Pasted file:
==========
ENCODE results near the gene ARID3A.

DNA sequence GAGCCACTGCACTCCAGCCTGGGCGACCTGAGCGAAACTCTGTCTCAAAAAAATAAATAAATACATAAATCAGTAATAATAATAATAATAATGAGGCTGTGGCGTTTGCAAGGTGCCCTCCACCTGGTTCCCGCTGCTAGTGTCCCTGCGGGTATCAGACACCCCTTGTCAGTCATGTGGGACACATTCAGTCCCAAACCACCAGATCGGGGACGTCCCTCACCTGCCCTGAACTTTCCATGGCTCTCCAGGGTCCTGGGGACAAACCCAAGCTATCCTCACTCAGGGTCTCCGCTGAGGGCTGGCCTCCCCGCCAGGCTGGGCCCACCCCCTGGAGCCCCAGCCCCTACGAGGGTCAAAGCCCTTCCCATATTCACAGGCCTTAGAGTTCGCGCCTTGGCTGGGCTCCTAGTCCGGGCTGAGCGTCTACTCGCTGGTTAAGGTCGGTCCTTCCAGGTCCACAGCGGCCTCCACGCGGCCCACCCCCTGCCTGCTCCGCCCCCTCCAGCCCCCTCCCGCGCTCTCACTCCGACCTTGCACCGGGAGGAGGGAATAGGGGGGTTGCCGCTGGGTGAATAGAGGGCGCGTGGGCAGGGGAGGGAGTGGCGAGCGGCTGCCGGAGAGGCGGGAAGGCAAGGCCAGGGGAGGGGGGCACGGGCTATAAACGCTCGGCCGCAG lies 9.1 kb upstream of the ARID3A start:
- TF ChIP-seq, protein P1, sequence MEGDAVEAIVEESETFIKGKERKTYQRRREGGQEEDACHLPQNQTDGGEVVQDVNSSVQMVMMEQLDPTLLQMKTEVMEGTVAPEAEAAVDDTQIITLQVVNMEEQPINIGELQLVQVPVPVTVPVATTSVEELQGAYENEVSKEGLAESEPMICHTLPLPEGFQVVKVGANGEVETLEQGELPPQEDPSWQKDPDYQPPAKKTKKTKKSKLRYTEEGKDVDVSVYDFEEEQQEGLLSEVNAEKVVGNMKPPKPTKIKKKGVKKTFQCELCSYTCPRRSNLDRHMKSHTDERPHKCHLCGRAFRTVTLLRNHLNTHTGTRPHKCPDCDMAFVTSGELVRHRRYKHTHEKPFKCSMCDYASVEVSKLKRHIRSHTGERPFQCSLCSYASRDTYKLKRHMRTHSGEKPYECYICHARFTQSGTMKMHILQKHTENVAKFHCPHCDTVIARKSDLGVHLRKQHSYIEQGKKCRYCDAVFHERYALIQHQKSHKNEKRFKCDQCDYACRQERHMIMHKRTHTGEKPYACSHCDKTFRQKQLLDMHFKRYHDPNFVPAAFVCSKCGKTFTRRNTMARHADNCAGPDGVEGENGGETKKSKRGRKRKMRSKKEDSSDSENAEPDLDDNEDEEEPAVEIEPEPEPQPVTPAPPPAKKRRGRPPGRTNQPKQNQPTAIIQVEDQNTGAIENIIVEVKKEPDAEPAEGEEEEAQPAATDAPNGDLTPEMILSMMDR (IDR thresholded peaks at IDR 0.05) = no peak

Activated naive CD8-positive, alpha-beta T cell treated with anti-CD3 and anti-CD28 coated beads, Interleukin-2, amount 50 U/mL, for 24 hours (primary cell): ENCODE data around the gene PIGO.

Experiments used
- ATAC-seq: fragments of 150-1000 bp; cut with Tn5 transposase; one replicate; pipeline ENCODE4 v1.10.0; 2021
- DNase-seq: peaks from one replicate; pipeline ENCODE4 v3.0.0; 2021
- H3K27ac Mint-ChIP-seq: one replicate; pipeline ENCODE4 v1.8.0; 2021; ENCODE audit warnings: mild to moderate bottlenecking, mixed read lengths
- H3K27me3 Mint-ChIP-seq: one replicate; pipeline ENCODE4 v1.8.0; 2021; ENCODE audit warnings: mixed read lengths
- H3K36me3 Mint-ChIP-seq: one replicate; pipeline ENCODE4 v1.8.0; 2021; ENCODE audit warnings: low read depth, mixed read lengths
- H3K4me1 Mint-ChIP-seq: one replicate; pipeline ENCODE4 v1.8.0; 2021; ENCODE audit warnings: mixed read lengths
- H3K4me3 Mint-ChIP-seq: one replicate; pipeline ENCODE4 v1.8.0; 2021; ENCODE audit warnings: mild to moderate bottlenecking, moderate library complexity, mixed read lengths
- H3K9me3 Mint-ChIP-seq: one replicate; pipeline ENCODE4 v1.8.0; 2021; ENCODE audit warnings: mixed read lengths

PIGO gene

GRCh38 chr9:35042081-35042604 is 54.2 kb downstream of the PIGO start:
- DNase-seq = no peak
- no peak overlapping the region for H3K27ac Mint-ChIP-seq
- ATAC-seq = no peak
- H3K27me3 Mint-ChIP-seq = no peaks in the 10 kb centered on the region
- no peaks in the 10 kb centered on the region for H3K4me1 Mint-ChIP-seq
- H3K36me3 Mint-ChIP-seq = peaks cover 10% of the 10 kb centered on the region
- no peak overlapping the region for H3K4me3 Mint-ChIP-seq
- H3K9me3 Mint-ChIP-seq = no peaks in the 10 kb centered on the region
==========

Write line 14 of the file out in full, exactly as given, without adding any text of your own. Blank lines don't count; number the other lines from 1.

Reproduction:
PIGO gene